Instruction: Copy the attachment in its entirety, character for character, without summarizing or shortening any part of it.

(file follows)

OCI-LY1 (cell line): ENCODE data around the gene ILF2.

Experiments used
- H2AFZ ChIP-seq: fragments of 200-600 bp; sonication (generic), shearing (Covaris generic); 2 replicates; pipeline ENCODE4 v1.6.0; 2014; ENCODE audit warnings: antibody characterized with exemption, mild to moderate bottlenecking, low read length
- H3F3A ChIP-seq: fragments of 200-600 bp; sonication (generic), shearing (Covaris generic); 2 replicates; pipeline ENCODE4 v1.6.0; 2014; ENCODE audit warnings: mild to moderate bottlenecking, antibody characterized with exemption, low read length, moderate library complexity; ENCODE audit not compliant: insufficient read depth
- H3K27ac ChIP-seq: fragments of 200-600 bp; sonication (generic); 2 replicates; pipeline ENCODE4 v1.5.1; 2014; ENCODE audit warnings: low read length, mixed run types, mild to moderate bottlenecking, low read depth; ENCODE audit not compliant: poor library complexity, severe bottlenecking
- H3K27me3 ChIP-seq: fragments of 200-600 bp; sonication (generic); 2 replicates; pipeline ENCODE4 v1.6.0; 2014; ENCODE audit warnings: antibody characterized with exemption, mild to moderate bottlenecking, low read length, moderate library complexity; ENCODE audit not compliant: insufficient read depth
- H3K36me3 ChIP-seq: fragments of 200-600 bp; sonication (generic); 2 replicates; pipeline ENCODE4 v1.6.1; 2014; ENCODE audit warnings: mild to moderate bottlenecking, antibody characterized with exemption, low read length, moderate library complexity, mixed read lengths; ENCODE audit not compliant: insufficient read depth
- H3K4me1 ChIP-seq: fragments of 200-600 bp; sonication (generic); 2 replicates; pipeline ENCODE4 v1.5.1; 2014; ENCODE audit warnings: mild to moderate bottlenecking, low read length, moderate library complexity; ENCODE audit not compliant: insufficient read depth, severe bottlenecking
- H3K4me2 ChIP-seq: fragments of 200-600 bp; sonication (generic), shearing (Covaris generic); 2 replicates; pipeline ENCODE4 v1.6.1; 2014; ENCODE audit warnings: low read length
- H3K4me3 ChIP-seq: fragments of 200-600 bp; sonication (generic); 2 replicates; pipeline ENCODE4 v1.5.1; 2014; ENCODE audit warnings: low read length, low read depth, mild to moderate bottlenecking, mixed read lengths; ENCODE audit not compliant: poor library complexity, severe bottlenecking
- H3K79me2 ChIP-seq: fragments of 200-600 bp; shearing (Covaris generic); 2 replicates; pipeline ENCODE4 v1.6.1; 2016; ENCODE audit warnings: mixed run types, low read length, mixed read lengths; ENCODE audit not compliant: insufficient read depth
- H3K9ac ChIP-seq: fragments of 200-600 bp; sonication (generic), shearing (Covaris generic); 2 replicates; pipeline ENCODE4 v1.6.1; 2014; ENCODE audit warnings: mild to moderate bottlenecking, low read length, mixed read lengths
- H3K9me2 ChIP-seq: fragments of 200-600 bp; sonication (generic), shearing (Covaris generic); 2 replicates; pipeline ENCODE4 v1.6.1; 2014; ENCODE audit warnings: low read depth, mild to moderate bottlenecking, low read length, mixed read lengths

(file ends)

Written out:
OCI-LY1 (cell line): ENCODE data around the gene ILF2.

Experiments used
- H2AFZ ChIP-seq: fragments of 200-600 bp; sonication (generic), shearing (Covaris generic); 2 replicates; pipeline ENCODE4 v1.6.0; 2014; ENCODE audit warnings: antibody characterized with exemption, mild to moderate bottlenecking, low read length
- H3F3A ChIP-seq: fragments of 200-600 bp; sonication (generic), shearing (Covaris generic); 2 replicates; pipeline ENCODE4 v1.6.0; 2014; ENCODE audit warnings: mild to moderate bottlenecking, antibody characterized with exemption, low read length, moderate library complexity; ENCODE audit not compliant: insufficient read depth
- H3K27ac ChIP-seq: fragments of 200-600 bp; sonication (generic); 2 replicates; pipeline ENCODE4 v1.5.1; 2014; ENCODE audit warnings: low read length, mixed run types, mild to moderate bottlenecking, low read depth; ENCODE audit not compliant: poor library complexity, severe bottlenecking
- H3K27me3 ChIP-seq: fragments of 200-600 bp; sonication (generic); 2 replicates; pipeline ENCODE4 v1.6.0; 2014; ENCODE audit warnings: antibody characterized with exemption, mild to moderate bottlenecking, low read length, moderate library complexity; ENCODE audit not compliant: insufficient read depth
- H3K36me3 ChIP-seq: fragments of 200-600 bp; sonication (generic); 2 replicates; pipeline ENCODE4 v1.6.1; 2014; ENCODE audit warnings: mild to moderate bottlenecking, antibody characterized with exemption, low read length, moderate library complexity, mixed read lengths; ENCODE audit not compliant: insufficient read depth
- H3K4me1 ChIP-seq: fragments of 200-600 bp; sonication (generic); 2 replicates; pipeline ENCODE4 v1.5.1; 2014; ENCODE audit warnings: mild to moderate bottlenecking, low read length, moderate library complexity; ENCODE audit not compliant: insufficient read depth, severe bottlenecking
- H3K4me2 ChIP-seq: fragments of 200-600 bp; sonication (generic), shearing (Covaris generic); 2 replicates; pipeline ENCODE4 v1.6.1; 2014; ENCODE audit warnings: low read length
- H3K4me3 ChIP-seq: fragments of 200-600 bp; sonication (generic); 2 replicates; pipeline ENCODE4 v1.5.1; 2014; ENCODE audit warnings: low read length, low read depth, mild to moderate bottlenecking, mixed read lengths; ENCODE audit not compliant: poor library complexity, severe bottlenecking
- H3K79me2 ChIP-seq: fragments of 200-600 bp; shearing (Covaris generic); 2 replicates; pipeline ENCODE4 v1.6.1; 2016; ENCODE audit warnings: mixed run types, low read length, mixed read lengths; ENCODE audit not compliant: insufficient read depth
- H3K9ac ChIP-seq: fragments of 200-600 bp; sonication (generic), shearing (Covaris generic); 2 replicates; pipeline ENCODE4 v1.6.1; 2014; ENCODE audit warnings: mild to moderate bottlenecking, low read length, mixed read lengths
- H3K9me2 ChIP-seq: fragments of 200-600 bp; sonication (generic), shearing (Covaris generic); 2 replicates; pipeline ENCODE4 v1.6.1; 2014; ENCODE audit warnings: low read depth, mild to moderate bottlenecking, low read length, mixed read lengths